Monday, March 11, 2013

Days Like These

"Deep breaths and prayer ... right now that's about all that's going to get me through today."

That was my facebook status today. I posted that after spending over an hour sitting in silence, then talking a little, then listening, then asking questions, then listening a lot. Then making phone calls for doctor appointments, prayers, and support. This after my child, angry at the world, wanting to escape his own skin, tried to barricade himself in his room.

This. This is the most painful aspect of parenting for me. Seeing my child suffer through the hell of depression, knowing that what I can do to help is severely limited by doctor's opinions, my child's willingness to talk, and my ability to cope with someone else's mental illness while dealing with my own.

As I sat, hopefully with even the slightest appearance of calm, a storm was brewing in my brain and in my heart. Terror at the what-ifs consumed me. What if he wants to hurt himself? What if he wants to kill himself? What if the doctors don't believe him or brush him off? What if he becomes as good as I was at covering up what he's really going through until he reaches the point of no return? What if he's like me??? 

Taking a deep breath, I shifted the weight of my worries out of the way, and sojourned on.

I asked the heartwrenching questions: Do you ever think about hurting yourself? Killing yourself? Do you ever hurt yourself? Are you willing to talk to a doctor? Be brutally honest, even if it hurts? Because I know it hurts.

And I know it's impossible. How do you tell a stranger you spend hours a day thinking of ways to escape from your life? How do you explain that you don't fit in your skin? That this life is wrong? That you have this feeling of otherness that won't go away? That you know the world is against you and everything is wrong, but at the same time know that's an utterly ridiculous way to think and feel? That others enrage you simply by being happy and you feel so far away from happy, so utterly lost in a vortex of despair, that happy is more fantasy than reality and not waking up is preferable to looking at one more smiling face?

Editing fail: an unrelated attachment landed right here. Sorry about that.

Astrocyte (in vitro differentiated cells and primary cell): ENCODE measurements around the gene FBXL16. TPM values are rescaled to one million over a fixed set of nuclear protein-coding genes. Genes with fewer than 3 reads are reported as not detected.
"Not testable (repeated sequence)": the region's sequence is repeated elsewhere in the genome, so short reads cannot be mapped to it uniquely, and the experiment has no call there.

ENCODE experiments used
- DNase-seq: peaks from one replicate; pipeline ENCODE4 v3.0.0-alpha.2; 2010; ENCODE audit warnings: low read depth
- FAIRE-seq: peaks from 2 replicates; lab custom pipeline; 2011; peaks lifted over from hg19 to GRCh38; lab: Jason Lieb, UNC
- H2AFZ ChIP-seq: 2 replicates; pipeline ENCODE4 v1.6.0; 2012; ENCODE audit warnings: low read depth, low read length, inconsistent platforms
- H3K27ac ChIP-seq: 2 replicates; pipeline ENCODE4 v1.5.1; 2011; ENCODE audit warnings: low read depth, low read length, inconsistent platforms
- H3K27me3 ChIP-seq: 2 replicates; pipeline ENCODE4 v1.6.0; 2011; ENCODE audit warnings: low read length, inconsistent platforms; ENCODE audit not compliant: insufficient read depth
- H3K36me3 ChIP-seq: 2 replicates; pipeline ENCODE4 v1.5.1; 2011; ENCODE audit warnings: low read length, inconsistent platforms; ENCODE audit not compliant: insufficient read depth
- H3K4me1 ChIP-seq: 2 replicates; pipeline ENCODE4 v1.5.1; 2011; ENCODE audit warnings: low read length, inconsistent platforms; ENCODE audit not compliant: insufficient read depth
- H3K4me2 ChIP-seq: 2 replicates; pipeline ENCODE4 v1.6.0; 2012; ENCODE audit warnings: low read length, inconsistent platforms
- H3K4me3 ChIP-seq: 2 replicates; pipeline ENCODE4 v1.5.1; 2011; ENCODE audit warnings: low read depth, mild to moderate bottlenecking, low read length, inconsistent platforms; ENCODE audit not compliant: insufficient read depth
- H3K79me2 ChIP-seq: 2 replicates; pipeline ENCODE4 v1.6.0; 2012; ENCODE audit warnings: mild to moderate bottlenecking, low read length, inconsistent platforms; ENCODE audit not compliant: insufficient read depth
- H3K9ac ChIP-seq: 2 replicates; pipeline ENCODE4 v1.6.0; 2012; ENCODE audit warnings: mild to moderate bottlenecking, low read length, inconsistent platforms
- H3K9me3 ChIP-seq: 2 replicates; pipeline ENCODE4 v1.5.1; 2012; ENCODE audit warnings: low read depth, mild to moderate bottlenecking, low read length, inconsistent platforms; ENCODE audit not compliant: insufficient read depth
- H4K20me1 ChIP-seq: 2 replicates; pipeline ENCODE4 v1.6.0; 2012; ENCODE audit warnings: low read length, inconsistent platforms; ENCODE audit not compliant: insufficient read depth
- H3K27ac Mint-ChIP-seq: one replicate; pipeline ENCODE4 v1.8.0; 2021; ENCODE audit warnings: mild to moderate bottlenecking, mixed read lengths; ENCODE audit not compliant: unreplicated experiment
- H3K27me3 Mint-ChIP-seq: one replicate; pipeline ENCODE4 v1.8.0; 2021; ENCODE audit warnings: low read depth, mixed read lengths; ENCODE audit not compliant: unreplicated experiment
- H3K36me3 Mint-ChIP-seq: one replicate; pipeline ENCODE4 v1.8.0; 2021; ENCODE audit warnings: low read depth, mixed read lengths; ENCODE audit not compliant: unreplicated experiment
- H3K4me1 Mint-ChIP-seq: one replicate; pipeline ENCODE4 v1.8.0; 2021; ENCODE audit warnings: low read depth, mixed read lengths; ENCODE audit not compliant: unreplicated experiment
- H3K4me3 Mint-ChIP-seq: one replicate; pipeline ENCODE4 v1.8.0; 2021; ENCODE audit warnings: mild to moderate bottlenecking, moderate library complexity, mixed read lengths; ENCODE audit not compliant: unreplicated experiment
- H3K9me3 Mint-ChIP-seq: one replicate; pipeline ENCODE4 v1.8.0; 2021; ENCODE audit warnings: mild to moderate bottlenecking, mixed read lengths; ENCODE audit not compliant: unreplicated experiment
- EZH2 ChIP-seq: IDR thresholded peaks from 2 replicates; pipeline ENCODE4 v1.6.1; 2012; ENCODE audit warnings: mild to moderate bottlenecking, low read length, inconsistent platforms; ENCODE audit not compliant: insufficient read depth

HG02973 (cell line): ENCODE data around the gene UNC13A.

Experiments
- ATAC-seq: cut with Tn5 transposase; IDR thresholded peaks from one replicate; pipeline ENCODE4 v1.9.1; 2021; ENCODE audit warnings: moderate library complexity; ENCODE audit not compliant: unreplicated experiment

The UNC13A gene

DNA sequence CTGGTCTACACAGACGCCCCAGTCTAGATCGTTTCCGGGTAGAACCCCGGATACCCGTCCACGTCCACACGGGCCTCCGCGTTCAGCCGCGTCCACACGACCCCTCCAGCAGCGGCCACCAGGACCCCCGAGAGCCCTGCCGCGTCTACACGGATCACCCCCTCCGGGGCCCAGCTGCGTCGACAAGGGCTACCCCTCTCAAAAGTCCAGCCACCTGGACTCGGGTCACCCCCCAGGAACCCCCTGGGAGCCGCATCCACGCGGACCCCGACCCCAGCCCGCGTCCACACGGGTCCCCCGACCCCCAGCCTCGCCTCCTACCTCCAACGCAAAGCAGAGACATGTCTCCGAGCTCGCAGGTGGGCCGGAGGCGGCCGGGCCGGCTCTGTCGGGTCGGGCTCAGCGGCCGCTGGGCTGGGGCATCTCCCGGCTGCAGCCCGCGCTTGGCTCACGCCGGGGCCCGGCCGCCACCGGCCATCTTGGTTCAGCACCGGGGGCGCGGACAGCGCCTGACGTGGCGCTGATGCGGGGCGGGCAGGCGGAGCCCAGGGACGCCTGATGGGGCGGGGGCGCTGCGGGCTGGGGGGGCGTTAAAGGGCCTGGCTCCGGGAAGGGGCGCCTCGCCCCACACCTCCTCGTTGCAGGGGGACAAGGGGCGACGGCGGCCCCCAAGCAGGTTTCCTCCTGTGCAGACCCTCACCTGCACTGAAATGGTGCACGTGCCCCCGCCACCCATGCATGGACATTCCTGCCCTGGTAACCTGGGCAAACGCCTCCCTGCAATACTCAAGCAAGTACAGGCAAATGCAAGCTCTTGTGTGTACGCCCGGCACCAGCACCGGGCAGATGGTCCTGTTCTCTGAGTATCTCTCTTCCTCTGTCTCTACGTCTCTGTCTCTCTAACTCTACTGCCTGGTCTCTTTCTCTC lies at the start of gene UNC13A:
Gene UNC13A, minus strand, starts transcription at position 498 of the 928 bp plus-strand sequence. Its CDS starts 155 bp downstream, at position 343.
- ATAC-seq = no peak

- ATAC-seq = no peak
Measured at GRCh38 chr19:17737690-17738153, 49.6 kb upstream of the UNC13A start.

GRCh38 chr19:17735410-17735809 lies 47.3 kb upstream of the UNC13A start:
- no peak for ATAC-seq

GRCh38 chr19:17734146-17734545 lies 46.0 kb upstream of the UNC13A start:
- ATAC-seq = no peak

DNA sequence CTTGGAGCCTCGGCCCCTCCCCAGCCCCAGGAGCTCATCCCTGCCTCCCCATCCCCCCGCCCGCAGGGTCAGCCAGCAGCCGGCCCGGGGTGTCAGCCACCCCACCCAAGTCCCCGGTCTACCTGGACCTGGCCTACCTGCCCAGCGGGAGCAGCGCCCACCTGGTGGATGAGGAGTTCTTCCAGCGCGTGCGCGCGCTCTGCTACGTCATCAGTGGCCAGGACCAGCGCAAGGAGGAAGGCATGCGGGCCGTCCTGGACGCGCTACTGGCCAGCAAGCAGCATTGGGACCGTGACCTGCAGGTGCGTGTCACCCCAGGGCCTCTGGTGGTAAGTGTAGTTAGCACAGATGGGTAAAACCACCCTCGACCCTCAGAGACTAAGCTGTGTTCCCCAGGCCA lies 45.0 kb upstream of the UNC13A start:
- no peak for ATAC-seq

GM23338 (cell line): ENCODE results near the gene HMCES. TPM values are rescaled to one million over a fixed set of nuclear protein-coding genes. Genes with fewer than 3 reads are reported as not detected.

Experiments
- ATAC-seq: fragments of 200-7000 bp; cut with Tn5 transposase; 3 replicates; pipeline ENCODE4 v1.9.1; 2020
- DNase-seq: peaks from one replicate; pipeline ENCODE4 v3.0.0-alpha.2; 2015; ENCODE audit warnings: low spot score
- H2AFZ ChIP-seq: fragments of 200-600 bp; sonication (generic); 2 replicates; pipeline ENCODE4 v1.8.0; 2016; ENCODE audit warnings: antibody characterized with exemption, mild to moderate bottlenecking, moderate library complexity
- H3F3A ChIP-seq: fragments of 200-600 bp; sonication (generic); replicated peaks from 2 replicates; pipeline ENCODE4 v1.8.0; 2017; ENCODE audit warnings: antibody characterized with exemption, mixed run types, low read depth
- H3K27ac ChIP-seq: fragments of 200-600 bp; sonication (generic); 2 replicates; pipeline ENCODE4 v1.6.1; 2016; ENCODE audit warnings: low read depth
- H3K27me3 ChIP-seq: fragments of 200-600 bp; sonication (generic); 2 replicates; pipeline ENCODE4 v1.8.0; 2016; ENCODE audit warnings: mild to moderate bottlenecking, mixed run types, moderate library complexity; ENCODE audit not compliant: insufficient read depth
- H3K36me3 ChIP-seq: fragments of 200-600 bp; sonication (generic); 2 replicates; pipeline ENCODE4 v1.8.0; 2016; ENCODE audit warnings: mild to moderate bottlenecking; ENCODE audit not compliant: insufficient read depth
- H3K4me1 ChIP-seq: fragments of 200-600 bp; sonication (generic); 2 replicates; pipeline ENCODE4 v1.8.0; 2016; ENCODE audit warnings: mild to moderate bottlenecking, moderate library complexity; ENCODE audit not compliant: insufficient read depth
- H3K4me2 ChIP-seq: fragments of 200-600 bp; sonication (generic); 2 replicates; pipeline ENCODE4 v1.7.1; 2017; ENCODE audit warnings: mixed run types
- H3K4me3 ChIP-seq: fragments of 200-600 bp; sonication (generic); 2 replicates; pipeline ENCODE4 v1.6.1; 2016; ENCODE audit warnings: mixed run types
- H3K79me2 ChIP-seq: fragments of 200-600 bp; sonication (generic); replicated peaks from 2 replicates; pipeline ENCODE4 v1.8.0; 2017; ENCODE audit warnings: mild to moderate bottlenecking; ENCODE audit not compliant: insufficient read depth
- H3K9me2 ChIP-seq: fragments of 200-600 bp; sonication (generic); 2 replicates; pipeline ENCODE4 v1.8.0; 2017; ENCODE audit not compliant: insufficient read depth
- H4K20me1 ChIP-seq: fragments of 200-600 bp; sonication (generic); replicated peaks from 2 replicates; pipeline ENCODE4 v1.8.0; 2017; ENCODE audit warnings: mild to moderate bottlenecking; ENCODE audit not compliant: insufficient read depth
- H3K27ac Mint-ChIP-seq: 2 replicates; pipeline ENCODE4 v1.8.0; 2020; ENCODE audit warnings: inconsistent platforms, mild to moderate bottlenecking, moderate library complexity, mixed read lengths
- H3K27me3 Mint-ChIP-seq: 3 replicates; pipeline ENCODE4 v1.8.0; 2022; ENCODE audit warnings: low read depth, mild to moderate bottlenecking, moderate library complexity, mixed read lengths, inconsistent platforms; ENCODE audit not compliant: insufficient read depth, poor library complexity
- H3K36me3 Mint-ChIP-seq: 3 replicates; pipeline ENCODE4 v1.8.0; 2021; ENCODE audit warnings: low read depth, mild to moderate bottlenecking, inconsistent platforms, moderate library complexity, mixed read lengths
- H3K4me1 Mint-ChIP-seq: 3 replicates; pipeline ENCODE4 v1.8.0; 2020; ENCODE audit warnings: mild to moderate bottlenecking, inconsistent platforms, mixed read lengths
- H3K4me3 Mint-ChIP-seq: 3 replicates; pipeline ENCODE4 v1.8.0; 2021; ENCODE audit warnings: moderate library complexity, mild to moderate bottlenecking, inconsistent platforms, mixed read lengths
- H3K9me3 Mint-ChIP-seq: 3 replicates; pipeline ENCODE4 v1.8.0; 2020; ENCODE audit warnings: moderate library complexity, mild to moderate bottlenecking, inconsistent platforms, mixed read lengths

So I reached out. Told him it's not ok. It might not be ok for a while. But we'll figure it out. No sugar coating. No trying to cheer him up. Just honesty. And fear. And sadness. And pain. Yet a knowing that we will get through this. God and friends and family and good books and video games and yelling at the top of our lungs and doctors and talking and crying and throwing (soft) things and whatever it takes, he will get to a place where life is good and his burden is less. And love. Lots and lots of love.

And then I left him alone. It was excruciating. The not knowing what he was thinking, how he was feeling, if he was calming down, or if he was getting more upset. And I checked on him, as I told him I would, because I was scared. And I told him that. That it terrifies me that he's going through this because I know to what depths the darkness reaches. That I've been down a similar road and the thought that anything could keep him from feeling the magnitude of my love for him and the vastness of God's love for him fills me with dread. That no matter what, he needs to ask anyone who loves him for help if he should ever consider the merest possibility of harming himself. And he said ok.

Lots of alone time, freshly baked spice cookies, and a couple video games later and he's rejoined the rest of the household feeling a bit better, but still very raw. I can breathe a bit easier. The crisis has passed, but the journey to wellness only begun. He will not make the journey alone. 

4 comments:

  1. What a wonderful parent you are. Having been through some dark times myself, especially as a teenager, I can say that if I had a parent who had understood it would have made a world of difference. I'm glad your son is feeling even a bit better. I'm sure, if he doesn't already, that he will deeply appreciate the love and understanding you have shown him.

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  2. It is so hard to see your child hurting and feel helpless to comfort them. From what I've read in your blog you are an outstanding parent, one I wish I could emulate, and I know you and your family will get through this trying time. If I can feel your love through a computer monitor, I am sure your son can feel your love through his door.

    Sending you warm thoughts and peaceful vibes.

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    1. Warm thoughts and peaceful vibes are greatly appreciated! Thank you, Christine!

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